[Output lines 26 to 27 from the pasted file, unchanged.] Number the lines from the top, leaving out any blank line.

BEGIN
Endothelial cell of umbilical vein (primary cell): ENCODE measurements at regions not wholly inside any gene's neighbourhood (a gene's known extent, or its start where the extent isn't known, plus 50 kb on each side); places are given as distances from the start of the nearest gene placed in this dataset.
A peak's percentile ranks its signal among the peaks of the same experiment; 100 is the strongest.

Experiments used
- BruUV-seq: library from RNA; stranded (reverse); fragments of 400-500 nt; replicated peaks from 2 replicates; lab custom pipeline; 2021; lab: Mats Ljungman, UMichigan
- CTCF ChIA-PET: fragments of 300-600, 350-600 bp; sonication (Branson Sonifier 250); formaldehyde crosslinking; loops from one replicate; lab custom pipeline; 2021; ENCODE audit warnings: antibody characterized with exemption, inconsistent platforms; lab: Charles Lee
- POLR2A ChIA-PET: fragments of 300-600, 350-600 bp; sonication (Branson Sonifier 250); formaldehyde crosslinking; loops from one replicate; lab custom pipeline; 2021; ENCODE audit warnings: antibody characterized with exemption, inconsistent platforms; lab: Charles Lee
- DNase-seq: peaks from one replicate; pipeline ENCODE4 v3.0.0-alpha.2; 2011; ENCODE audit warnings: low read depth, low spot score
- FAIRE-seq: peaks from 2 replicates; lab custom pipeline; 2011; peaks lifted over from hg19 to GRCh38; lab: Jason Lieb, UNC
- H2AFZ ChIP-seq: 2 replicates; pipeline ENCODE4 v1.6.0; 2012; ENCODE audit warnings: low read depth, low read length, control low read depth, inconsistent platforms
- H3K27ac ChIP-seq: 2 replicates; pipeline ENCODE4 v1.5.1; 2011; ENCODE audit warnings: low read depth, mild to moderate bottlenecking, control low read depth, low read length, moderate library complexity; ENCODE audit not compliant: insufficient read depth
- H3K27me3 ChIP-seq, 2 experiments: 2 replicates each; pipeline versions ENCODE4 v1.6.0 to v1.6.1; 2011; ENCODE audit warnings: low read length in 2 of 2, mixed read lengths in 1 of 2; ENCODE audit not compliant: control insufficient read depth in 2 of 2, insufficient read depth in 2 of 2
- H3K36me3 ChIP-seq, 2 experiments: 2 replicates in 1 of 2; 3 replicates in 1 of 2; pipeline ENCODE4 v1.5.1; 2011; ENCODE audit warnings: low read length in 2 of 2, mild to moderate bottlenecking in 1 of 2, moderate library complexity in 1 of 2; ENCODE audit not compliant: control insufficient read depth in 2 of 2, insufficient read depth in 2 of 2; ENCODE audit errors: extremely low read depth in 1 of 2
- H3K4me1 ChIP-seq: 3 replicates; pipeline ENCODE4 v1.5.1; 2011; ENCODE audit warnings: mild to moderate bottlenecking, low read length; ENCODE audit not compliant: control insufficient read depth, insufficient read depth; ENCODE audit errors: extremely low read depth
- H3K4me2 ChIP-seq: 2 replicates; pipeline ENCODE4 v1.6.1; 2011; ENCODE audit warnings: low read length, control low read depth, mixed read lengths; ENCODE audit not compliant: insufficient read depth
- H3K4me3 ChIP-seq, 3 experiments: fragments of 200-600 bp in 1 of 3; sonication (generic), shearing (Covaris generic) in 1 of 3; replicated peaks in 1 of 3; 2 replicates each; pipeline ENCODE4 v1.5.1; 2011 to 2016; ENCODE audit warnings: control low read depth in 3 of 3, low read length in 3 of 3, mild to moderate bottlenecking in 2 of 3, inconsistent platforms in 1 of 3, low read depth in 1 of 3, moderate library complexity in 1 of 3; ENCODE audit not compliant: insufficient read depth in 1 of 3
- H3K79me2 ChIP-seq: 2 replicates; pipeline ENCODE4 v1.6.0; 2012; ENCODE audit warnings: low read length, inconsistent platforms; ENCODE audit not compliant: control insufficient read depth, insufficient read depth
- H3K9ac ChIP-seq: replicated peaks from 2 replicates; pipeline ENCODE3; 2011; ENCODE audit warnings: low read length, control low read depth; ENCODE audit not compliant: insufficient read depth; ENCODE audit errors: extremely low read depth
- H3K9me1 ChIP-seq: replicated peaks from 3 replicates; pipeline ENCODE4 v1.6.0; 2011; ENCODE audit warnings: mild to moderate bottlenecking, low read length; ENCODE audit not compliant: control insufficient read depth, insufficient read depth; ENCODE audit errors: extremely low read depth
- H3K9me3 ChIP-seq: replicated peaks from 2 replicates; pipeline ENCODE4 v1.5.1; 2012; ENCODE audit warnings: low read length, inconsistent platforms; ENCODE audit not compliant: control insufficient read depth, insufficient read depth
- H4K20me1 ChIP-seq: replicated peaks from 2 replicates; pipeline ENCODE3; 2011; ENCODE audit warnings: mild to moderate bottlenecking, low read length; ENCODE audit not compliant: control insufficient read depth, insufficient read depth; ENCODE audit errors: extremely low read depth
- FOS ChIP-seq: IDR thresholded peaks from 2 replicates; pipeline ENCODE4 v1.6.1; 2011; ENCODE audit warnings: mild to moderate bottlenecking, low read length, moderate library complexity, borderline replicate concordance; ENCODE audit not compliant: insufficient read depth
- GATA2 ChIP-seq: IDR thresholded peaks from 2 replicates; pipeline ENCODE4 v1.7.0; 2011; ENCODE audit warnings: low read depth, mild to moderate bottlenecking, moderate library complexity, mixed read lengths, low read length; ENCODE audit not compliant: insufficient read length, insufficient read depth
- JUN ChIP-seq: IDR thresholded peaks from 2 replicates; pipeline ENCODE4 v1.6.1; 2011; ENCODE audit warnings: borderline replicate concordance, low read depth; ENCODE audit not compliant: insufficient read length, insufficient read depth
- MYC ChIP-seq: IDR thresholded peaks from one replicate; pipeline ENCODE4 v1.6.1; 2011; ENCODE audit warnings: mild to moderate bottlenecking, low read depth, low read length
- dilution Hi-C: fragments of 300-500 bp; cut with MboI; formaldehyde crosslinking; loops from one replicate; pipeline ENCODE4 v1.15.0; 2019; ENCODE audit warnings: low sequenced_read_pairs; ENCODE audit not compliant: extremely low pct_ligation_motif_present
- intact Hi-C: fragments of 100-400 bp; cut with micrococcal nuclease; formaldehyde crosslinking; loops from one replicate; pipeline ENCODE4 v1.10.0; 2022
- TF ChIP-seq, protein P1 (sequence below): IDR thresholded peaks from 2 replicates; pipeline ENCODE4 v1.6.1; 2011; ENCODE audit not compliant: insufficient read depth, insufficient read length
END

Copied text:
- intact Hi-C: fragments of 100-400 bp; cut with micrococcal nuclease; formaldehyde crosslinking; loops from one replicate; pipeline ENCODE4 v1.10.0; 2022
- TF ChIP-seq, protein P1 (sequence below): IDR thresholded peaks from 2 replicates; pipeline ENCODE4 v1.6.1; 2011; ENCODE audit not compliant: insufficient read depth, insufficient read length